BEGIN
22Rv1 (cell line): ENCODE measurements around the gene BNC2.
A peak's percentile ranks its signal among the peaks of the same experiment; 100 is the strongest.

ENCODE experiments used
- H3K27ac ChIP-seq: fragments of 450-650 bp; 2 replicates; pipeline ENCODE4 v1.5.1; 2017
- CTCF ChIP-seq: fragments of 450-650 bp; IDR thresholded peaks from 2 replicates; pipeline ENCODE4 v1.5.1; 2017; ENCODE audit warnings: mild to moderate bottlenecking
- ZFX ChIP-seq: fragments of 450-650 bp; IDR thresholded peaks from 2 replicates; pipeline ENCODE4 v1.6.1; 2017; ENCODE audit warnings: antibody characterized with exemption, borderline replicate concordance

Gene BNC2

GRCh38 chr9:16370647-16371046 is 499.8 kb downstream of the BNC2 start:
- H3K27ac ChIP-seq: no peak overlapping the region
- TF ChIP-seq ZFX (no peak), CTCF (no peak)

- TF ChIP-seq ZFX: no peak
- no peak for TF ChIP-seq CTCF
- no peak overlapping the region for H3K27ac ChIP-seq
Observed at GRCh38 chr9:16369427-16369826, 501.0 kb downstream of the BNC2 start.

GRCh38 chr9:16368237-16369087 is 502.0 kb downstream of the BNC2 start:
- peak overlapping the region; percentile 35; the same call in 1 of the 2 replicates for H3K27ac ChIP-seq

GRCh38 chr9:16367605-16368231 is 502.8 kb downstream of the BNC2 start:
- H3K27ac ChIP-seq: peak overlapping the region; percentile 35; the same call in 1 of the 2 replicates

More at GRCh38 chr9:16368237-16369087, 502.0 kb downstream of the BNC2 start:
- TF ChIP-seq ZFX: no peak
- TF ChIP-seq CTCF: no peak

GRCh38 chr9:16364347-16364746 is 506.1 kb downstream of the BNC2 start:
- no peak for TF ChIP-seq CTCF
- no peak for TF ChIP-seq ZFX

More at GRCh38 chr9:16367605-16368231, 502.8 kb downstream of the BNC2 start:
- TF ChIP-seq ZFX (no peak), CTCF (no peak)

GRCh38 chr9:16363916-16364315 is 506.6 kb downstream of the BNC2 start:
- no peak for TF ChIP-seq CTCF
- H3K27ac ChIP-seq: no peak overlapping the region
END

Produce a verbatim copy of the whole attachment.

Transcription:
22Rv1 (cell line): ENCODE measurements around the gene BNC2.
A peak's percentile ranks its signal among the peaks of the same experiment; 100 is the strongest.

ENCODE experiments used
- H3K27ac ChIP-seq: fragments of 450-650 bp; 2 replicates; pipeline ENCODE4 v1.5.1; 2017
- CTCF ChIP-seq: fragments of 450-650 bp; IDR thresholded peaks from 2 replicates; pipeline ENCODE4 v1.5.1; 2017; ENCODE audit warnings: mild to moderate bottlenecking
- ZFX ChIP-seq: fragments of 450-650 bp; IDR thresholded peaks from 2 replicates; pipeline ENCODE4 v1.6.1; 2017; ENCODE audit warnings: antibody characterized with exemption, borderline replicate concordance

Gene BNC2

GRCh38 chr9:16370647-16371046 is 499.8 kb downstream of the BNC2 start:
- H3K27ac ChIP-seq: no peak overlapping the region
- TF ChIP-seq ZFX (no peak), CTCF (no peak)

- TF ChIP-seq ZFX: no peak
- no peak for TF ChIP-seq CTCF
- no peak overlapping the region for H3K27ac ChIP-seq
Observed at GRCh38 chr9:16369427-16369826, 501.0 kb downstream of the BNC2 start.

GRCh38 chr9:16368237-16369087 is 502.0 kb downstream of the BNC2 start:
- peak overlapping the region; percentile 35; the same call in 1 of the 2 replicates for H3K27ac ChIP-seq

GRCh38 chr9:16367605-16368231 is 502.8 kb downstream of the BNC2 start:
- H3K27ac ChIP-seq: peak overlapping the region; percentile 35; the same call in 1 of the 2 replicates

More at GRCh38 chr9:16368237-16369087, 502.0 kb downstream of the BNC2 start:
- TF ChIP-seq ZFX: no peak
- TF ChIP-seq CTCF: no peak

GRCh38 chr9:16364347-16364746 is 506.1 kb downstream of the BNC2 start:
- no peak for TF ChIP-seq CTCF
- no peak for TF ChIP-seq ZFX

More at GRCh38 chr9:16367605-16368231, 502.8 kb downstream of the BNC2 start:
- TF ChIP-seq ZFX (no peak), CTCF (no peak)

GRCh38 chr9:16363916-16364315 is 506.6 kb downstream of the BNC2 start:
- no peak for TF ChIP-seq CTCF
- H3K27ac ChIP-seq: no peak overlapping the region